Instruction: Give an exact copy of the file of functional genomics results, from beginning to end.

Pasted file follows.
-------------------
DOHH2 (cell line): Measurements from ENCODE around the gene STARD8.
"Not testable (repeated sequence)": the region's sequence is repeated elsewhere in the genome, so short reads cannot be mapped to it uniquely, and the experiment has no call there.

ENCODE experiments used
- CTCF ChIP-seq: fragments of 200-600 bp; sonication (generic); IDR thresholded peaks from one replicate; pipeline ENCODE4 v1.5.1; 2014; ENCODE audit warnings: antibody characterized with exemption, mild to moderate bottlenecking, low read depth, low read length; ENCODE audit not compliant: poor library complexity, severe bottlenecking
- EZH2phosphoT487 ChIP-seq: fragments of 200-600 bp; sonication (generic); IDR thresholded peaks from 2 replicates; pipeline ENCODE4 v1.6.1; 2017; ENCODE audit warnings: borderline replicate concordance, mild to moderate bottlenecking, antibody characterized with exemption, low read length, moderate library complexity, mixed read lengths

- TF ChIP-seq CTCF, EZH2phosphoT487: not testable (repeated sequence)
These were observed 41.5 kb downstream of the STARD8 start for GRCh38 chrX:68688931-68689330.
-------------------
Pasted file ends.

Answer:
DOHH2 (cell line): Measurements from ENCODE around the gene STARD8.
"Not testable (repeated sequence)": the region's sequence is repeated elsewhere in the genome, so short reads cannot be mapped to it uniquely, and the experiment has no call there.

ENCODE experiments used
- CTCF ChIP-seq: fragments of 200-600 bp; sonication (generic); IDR thresholded peaks from one replicate; pipeline ENCODE4 v1.5.1; 2014; ENCODE audit warnings: antibody characterized with exemption, mild to moderate bottlenecking, low read depth, low read length; ENCODE audit not compliant: poor library complexity, severe bottlenecking
- EZH2phosphoT487 ChIP-seq: fragments of 200-600 bp; sonication (generic); IDR thresholded peaks from 2 replicates; pipeline ENCODE4 v1.6.1; 2017; ENCODE audit warnings: borderline replicate concordance, mild to moderate bottlenecking, antibody characterized with exemption, low read length, moderate library complexity, mixed read lengths

- TF ChIP-seq CTCF, EZH2phosphoT487: not testable (repeated sequence)
These were observed 41.5 kb downstream of the STARD8 start for GRCh38 chrX:68688931-68689330.